The Girl With The Dragon Tattoo – 2011 – Movie Review

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The opening titles are worth the price of the ticket.

I was wrong when I guessed that Hollywood’s version of  The Girl With The Dragon Tattoo wouldn’t be as good as the original 2009 Swedish version.   This movie is as good as the original.  Some think it’s better.  In general it’s difficult to say a remake is better than the original simply because we know what’s coming when we watch the remake.  Not knowing what’s coming is part of what makes this movie so good to begin with.  Once the surprise is gone, a little of the magic is worn off.  After all, it’s a mystery.

Hollywood’s story line is very close to the original movie.   Again, some people will say the rewrite is better.  I saw few differences. None changed the basic story.  The ends of the movies differ significantly but  still manage to reach the same place.  The 2009 end is more of a postscript after the mystery is solved.  The end of the 2011 version is more of a short story, appended to the main story.  The short story seemed an odd thing to add at the end of the movie.  I preferred the briefer end of the 2009 film.  The  2011 end also slightly alters the relationship between the two main characters from the original.

The story is complicated  and requires some attention. Your  involvement in following the story is another reason that makes the movie worth watching.  The 2011 version  has more dialogue and explanation.  Perhaps it is a little easier to follow.  But at the end of either movie, you will have figured out who’s on first and why.

The 2011 production values may be better than the 2009 version.  More money usually means a better production.  But I hate to say that because it would mean there is a flaw in the original.  I don’t think there is one.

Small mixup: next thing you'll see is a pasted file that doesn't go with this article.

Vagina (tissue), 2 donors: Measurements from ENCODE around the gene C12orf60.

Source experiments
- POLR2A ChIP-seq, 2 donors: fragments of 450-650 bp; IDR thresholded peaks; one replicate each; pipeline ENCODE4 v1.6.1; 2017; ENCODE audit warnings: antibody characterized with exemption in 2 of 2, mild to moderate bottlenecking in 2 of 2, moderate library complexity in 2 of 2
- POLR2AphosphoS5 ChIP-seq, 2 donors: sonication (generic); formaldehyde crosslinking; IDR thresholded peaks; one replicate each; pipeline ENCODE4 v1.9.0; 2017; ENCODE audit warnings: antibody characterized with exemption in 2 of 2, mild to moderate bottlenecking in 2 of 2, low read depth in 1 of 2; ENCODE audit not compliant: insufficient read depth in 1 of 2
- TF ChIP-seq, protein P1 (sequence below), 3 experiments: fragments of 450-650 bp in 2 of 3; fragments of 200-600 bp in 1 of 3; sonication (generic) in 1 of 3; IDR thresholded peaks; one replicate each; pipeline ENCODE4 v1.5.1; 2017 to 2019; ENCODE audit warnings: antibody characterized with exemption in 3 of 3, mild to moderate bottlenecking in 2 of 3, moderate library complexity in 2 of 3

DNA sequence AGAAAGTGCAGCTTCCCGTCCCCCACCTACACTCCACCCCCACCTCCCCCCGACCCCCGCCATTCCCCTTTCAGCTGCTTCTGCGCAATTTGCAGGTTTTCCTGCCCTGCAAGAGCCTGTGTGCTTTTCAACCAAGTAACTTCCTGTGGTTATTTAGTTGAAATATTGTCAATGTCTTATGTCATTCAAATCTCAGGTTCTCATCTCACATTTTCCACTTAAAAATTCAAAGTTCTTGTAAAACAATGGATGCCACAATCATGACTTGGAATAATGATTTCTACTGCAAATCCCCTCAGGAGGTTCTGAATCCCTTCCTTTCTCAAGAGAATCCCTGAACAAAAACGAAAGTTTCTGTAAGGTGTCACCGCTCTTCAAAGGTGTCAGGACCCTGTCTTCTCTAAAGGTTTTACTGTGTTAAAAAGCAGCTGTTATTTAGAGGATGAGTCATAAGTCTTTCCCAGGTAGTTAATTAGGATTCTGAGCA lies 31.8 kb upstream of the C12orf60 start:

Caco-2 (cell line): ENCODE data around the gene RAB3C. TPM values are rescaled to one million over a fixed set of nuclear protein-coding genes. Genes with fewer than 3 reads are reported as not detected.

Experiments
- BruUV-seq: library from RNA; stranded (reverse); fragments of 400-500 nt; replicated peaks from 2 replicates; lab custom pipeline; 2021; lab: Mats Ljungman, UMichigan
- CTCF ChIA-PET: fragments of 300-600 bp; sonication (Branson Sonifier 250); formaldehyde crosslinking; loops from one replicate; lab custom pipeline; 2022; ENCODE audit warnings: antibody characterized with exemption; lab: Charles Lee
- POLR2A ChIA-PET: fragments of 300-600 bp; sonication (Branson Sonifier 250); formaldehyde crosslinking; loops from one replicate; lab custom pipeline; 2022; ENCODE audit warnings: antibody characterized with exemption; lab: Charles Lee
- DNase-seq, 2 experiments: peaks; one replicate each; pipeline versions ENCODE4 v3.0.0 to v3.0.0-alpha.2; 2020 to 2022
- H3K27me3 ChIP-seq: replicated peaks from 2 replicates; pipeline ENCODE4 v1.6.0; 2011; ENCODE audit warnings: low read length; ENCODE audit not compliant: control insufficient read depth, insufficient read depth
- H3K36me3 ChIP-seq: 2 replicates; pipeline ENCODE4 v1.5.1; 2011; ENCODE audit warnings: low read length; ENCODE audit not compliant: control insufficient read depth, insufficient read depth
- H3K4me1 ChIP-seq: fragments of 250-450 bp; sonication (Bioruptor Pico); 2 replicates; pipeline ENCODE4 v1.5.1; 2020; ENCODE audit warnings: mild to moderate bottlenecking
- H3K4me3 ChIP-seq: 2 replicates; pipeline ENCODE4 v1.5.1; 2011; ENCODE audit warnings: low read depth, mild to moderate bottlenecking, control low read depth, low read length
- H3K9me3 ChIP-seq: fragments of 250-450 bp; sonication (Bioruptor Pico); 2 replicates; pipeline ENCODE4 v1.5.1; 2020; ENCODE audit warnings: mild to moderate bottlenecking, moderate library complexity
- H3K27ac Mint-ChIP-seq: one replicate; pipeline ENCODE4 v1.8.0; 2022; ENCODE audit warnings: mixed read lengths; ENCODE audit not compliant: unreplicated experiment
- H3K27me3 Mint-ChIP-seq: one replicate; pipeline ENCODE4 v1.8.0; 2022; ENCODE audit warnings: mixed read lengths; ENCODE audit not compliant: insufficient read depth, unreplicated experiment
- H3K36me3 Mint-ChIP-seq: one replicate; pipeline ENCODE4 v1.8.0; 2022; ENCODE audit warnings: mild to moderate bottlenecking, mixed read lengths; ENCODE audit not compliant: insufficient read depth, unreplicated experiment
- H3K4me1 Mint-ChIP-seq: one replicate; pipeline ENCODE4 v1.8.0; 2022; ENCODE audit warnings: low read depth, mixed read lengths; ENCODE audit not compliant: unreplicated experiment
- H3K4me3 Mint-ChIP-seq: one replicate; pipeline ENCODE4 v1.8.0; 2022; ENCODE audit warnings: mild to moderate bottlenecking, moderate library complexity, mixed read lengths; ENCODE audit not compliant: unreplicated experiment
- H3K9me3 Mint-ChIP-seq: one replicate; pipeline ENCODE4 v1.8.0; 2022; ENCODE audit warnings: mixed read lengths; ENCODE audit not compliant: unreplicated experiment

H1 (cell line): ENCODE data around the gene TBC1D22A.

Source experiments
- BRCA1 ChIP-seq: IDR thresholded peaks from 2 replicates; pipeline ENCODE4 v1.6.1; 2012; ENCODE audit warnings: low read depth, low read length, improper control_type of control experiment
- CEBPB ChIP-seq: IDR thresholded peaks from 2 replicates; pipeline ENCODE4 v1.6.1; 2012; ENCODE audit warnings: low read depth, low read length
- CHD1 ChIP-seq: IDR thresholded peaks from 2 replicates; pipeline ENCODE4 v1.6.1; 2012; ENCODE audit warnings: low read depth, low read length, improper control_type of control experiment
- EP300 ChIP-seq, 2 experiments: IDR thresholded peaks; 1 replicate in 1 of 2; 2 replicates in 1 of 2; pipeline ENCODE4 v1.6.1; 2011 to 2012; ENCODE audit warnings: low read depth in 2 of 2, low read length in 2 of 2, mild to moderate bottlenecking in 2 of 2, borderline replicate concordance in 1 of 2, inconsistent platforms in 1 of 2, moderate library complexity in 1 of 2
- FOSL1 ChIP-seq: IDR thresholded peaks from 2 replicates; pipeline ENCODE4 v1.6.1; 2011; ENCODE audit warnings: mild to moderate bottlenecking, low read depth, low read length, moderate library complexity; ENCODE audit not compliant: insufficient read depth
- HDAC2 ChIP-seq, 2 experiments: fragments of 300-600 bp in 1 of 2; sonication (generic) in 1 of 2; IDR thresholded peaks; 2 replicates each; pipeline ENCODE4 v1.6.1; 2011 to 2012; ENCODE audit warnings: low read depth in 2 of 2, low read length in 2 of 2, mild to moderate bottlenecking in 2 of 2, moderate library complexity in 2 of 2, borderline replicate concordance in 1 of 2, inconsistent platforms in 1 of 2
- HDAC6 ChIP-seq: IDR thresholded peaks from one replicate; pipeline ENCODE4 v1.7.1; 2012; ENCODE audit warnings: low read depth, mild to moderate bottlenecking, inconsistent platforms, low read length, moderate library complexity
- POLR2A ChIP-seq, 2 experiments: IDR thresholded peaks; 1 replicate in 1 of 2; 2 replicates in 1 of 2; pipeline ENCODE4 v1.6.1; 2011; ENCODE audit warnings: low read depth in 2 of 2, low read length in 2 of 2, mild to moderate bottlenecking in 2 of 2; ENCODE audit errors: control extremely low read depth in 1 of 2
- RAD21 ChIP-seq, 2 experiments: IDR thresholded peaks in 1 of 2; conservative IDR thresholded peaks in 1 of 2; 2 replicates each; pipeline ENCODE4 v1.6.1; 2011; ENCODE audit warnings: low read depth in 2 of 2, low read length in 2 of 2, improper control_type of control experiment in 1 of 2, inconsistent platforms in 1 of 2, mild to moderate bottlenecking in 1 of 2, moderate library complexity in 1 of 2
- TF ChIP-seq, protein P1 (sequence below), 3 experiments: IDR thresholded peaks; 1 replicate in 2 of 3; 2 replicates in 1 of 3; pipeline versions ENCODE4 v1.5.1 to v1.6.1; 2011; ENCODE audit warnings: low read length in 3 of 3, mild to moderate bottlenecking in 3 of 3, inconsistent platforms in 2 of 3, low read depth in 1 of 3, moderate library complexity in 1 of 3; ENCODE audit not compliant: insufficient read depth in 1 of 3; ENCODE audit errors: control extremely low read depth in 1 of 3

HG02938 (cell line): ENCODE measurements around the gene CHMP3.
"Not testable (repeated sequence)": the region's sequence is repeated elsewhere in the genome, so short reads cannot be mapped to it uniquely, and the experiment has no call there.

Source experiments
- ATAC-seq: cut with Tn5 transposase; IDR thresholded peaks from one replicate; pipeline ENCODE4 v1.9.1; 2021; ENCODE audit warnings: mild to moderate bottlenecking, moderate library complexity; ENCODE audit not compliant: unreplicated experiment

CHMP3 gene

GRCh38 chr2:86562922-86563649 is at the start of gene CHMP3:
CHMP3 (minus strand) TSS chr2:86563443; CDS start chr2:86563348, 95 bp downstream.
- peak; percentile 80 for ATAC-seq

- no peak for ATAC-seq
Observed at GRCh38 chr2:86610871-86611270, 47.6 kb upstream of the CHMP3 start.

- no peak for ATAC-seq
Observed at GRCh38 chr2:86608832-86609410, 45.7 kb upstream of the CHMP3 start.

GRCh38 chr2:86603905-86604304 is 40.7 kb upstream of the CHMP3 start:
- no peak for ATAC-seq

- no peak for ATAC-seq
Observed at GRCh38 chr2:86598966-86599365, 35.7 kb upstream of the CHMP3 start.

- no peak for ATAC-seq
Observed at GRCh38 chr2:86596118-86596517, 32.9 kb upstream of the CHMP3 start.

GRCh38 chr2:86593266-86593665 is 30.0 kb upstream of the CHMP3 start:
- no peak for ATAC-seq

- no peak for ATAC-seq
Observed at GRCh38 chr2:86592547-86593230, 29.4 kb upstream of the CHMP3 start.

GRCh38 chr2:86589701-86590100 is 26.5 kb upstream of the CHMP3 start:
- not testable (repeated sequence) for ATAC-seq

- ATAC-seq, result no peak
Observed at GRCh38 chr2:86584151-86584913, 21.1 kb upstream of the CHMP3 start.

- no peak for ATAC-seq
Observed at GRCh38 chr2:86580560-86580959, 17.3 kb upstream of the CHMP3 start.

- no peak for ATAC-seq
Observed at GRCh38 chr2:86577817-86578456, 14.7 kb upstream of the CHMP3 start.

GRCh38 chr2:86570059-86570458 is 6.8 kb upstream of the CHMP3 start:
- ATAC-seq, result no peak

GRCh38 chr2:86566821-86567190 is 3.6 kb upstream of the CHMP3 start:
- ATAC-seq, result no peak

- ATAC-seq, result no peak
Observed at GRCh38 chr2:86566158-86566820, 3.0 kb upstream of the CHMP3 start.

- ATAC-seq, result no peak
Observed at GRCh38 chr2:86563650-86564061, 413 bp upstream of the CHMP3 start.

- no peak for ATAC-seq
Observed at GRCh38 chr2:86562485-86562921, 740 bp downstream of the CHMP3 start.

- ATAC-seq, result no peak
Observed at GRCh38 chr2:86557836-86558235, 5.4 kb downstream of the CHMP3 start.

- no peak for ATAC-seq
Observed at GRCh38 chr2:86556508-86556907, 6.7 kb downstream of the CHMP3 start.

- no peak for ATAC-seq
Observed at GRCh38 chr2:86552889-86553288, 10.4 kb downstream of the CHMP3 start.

Ditto for the acting.  You can decide which movie has the better acting.  In the end, none of the actors in either movie get in the way of the story.  Isn’t that what good acting is about?  Both Rooney Mara and Noomi Rapace (2009 version) make the  Lisbeth Salander character come to life.  This is crucial to both movies.  I will say, Noomi has a better Swedish accent.

For those of you haven’t heard the story line by this time, here’s the short take.  A disgraced investigative reporter, Mikael Blomkvist (played by Daniel Craig),  is hired by a very rich and connected industrialist to solve the 40-year-old case of his missing niece.  Revolving around the industrialist are his fully dysfunctional family and business associates.  Blomkvist is aided in the investigation by Lisbeth Salander (played by Rooney Mara).   Lisbeth has enough reasons of her own to be dysfunctional.   This intriguing character provides a very strong subplot which makes this story a cut above similar murder mysteries.  Blomkvist and Salander follow separate, but still remotely connected, paths for the first half of the movie until they are joined together to find the last missing pieces.

There are several raw scenes in the movie.   Many of us might not want to go to a movie to be reminded how ugly real life can be.  The scenes are important to the movie.   Without them, it would be a different, and not as good, movie.

The character of Lisbeth is treated slightly differently in each version.  I feel the 2009 version has a better treatment.  It keeps Lisbeth more distant from the society around her, including  Blomkvist.  That distance is a key element in her defense mechanism.  The intelligence, loneliness, attitude and drive to survive are present in both versions.  But her vulnerability seems truer in the 2009 version.

Both movies are very similar and very good.  Go see one, the other, or both.  And remember, this is a  trilogy.  There should be two more movies coming from Hollywood that expand on this movie.  The story lines of both are equal to the first.  If you can’t wait, try watching the Swedish versions now.

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